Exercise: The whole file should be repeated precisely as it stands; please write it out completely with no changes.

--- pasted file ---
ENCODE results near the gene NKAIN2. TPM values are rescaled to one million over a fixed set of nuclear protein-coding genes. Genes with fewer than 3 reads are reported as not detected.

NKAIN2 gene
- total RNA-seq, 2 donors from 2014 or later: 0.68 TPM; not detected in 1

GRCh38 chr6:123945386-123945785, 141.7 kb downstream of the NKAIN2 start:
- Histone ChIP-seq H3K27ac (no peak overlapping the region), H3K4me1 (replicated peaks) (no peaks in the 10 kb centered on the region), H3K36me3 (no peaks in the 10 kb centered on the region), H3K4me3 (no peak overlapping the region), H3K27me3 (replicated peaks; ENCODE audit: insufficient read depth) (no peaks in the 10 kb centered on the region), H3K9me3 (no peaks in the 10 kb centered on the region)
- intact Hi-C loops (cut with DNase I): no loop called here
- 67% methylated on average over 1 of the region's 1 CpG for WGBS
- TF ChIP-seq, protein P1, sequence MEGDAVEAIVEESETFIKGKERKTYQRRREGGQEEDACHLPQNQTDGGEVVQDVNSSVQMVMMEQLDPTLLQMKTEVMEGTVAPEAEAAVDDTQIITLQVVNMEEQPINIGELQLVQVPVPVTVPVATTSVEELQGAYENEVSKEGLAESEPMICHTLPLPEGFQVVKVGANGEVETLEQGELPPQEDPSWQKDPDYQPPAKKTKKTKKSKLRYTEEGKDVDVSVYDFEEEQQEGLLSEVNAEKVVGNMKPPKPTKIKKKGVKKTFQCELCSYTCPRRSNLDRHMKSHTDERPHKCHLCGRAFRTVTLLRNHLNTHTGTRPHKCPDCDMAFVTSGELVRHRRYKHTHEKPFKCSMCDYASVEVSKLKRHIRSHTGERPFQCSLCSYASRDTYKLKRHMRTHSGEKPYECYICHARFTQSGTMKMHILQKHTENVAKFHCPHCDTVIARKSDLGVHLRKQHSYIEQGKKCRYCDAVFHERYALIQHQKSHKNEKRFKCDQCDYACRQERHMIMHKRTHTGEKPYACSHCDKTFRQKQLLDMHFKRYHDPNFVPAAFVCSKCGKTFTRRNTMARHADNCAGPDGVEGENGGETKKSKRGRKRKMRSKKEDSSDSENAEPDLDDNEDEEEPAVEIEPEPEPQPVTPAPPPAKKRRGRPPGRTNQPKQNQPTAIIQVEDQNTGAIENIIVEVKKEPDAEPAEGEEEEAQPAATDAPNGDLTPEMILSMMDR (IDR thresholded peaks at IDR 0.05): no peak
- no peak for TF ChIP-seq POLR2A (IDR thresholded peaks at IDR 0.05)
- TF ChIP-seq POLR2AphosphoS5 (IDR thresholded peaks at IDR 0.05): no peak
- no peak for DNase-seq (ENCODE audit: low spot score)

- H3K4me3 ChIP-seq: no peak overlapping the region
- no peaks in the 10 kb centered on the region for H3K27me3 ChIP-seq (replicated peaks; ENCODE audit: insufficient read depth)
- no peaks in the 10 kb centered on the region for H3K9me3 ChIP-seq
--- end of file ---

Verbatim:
ENCODE results near the gene NKAIN2. TPM values are rescaled to one million over a fixed set of nuclear protein-coding genes. Genes with fewer than 3 reads are reported as not detected.

NKAIN2 gene
- total RNA-seq, 2 donors from 2014 or later: 0.68 TPM; not detected in 1

GRCh38 chr6:123945386-123945785, 141.7 kb downstream of the NKAIN2 start:
- Histone ChIP-seq H3K27ac (no peak overlapping the region), H3K4me1 (replicated peaks) (no peaks in the 10 kb centered on the region), H3K36me3 (no peaks in the 10 kb centered on the region), H3K4me3 (no peak overlapping the region), H3K27me3 (replicated peaks; ENCODE audit: insufficient read depth) (no peaks in the 10 kb centered on the region), H3K9me3 (no peaks in the 10 kb centered on the region)
- intact Hi-C loops (cut with DNase I): no loop called here
- 67% methylated on average over 1 of the region's 1 CpG for WGBS
- TF ChIP-seq, protein P1, sequence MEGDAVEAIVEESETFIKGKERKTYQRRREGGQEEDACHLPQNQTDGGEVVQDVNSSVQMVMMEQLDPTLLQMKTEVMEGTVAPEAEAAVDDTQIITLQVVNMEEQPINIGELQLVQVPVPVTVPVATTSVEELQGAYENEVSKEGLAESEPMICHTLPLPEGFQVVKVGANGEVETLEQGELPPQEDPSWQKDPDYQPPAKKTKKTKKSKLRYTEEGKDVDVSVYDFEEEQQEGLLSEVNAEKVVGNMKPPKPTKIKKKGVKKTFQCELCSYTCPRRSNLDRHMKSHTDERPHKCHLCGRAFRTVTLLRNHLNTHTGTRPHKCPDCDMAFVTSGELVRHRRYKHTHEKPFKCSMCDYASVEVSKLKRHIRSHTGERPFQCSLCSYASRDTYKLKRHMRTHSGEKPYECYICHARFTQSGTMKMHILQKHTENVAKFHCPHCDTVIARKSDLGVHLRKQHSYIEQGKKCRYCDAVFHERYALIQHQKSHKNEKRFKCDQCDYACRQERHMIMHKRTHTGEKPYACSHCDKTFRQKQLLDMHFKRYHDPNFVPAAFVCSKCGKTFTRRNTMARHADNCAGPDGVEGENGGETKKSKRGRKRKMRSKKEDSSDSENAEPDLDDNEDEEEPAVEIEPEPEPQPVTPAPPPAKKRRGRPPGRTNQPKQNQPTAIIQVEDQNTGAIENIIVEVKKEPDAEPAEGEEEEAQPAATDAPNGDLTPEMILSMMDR (IDR thresholded peaks at IDR 0.05): no peak
- no peak for TF ChIP-seq POLR2A (IDR thresholded peaks at IDR 0.05)
- TF ChIP-seq POLR2AphosphoS5 (IDR thresholded peaks at IDR 0.05): no peak
- no peak for DNase-seq (ENCODE audit: low spot score)

- H3K4me3 ChIP-seq: no peak overlapping the region
- no peaks in the 10 kb centered on the region for H3K27me3 ChIP-seq (replicated peaks; ENCODE audit: insufficient read depth)
- no peaks in the 10 kb centered on the region for H3K9me3 ChIP-seq